Admittedly it is the week before Christmas, but this week’s appointment of the deputy leader of the Liberal Democrats, Simon Hughes, as justice minister to replace the departing Lord McNally suggests that someone – quite possibly Mr Hughes himself – has been overdoing it on the seasonal sherry.
In 2010, Hughes surprised many by eschewing ministerial office in the Coalition Government – he surely could have had a cabinet-level post, had he wanted it – in favour of a seemingly self-defined role of backbench link-man between Liberal Democrat ministers and their bemused party membership. But some of those who know him well were less surprised that an MP known for championing hopeless and even lost causes would shy away from the political and moral compromising that goes with ministerial office.
Now it is the latter group that is left slack-jawed, wondering just what it was that tempted Hughes up the greasy ministerial pole just 18 months from what will surely be the demise of the Liberal Democrat/Conservative alliance. And just how a man who’s always been willing to fight in the trenches as long as it’s on the side of the angels is going to be able to work with the grander-than-grand Justice Secretary, Chris Grayling.
In 2010, the evidence-phobic Grayling was one of several Conservative shadow cabinet members to miss out on the senior post they had been expecting, due to the inclusion of Liberal Democrats in David Cameron’s first real cabinet. Though having to make do as (junior) minister for workfare only seemed to spur Grayling on as he churned third sector angels into the mud of the welfare battlefield. Some of my then welfare policy colleagues became all too familiar with being summoned to the chief executive’s office to be told that she’d just had Grayling on the phone (again) and, well, he wasn’t very happy (again). And that, accordingly, she wasn’t very happy either.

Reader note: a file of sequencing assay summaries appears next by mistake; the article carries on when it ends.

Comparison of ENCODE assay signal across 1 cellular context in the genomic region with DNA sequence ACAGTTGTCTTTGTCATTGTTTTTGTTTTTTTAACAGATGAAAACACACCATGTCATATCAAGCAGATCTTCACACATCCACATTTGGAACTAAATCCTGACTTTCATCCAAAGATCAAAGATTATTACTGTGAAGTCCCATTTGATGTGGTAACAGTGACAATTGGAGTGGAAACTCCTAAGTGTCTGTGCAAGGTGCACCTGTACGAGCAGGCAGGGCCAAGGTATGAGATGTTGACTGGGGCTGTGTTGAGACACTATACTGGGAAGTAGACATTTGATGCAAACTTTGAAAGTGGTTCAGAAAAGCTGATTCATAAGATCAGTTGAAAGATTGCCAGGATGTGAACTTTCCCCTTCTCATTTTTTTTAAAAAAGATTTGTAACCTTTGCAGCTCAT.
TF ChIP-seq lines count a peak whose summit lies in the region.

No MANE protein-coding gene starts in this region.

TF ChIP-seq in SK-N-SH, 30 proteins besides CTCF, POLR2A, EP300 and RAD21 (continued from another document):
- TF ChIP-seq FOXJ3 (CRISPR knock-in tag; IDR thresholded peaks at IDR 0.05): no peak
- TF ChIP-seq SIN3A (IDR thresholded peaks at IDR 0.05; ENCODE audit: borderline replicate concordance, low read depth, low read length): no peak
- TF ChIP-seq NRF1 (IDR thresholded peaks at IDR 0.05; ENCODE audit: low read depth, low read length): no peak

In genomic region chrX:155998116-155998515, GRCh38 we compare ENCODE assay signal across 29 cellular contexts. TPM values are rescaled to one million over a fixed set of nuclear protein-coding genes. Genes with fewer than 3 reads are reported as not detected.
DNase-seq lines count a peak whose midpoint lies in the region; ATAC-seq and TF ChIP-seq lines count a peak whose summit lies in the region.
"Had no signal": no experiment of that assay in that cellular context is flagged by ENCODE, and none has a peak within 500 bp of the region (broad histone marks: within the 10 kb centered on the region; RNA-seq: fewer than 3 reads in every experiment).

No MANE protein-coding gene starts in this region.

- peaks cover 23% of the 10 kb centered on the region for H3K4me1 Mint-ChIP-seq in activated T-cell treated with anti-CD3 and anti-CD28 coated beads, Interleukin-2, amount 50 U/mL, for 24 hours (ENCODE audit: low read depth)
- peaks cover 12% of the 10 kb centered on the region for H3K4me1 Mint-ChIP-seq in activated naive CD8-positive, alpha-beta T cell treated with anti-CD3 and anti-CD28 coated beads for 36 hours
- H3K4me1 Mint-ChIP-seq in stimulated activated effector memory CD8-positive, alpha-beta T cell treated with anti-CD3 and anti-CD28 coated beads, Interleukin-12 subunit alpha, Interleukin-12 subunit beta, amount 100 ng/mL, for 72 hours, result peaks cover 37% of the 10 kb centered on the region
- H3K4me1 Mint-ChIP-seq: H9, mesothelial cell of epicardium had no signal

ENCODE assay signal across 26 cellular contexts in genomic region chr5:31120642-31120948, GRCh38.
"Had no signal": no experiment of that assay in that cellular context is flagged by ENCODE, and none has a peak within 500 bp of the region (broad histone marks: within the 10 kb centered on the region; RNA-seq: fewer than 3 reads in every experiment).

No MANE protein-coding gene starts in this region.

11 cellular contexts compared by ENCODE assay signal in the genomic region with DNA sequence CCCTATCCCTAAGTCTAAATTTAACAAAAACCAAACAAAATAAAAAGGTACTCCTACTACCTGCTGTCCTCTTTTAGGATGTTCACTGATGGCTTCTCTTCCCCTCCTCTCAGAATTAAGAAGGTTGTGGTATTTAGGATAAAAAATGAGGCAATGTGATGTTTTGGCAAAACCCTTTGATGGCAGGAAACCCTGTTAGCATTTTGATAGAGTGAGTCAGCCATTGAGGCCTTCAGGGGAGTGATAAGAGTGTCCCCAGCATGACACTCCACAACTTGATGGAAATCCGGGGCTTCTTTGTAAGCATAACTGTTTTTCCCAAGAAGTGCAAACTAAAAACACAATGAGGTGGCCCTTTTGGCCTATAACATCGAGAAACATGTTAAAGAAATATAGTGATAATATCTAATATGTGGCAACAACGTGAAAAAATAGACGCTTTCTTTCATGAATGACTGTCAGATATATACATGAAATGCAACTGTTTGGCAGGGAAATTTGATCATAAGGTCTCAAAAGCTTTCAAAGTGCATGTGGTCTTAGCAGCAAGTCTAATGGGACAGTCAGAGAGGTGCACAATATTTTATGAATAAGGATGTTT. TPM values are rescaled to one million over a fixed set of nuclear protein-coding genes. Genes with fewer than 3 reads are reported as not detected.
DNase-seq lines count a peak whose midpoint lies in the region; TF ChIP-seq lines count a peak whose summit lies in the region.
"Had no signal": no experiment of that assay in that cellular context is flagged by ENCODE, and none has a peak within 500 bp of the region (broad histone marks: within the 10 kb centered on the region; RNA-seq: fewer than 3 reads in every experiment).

So it was Grayling who first came to mind when, on Tuesday, I read a Guardian interviewof the Wigan MP and shadow charities minister, Lisa Nandy. The news-peg for the interview was the return to Parliament this week, after a five-week hiatus, of the Lobbying Bill, and the concern of many charities and campaigning groups that clauses in Part 2 of the Bill will “silence their right to oppose and protest against government policy in support of their cause in the run-up to an election.” But Nandy had more than one fish to fry.
“You’ve got to see [the Lobbying Bill] as part of a much bigger whole. You’ve got the crackdown on judicial review; you’ve got employment tribunal fees being hiked to £1,200, way beyond what most people can afford; you’ve got the slashing of legal aid; you’ve got the Immigration Bill, and [cuts to] advocacy services. If you look at all these things together, what you’ve got is a government that doesn’t want challenge. They’re either afraid of challenge or angered by it. I think that’s a really depressing state of affairs. To have this kind of clampdown on any kind of external challenge is a very frightening place for a government to have got itself into.”
To which I can only say: hear, hear. I know from personal experience that one publicly-funded charity has been told by one especially belligerent minister that it is nothing more than a ‘bunch of lefties’and that, were it up to him, he would shut the organisation down. Which presumably means that charity is just one unfortunate cabinet re-shuffle away from potential oblivion. Which is deeply depressing, and is very frightening.
So I wish Simon Hughes the very best of luck in his new role as one of Grayling’s ministerial minions. Though I suspect he’s going to need more than luck if he’s to survive all the way through to May 2015.
Richard Dunstan is a policy wonk who has worked for Citizens Advice, the National Audit Office, the Law Society, and Amnesty International UK.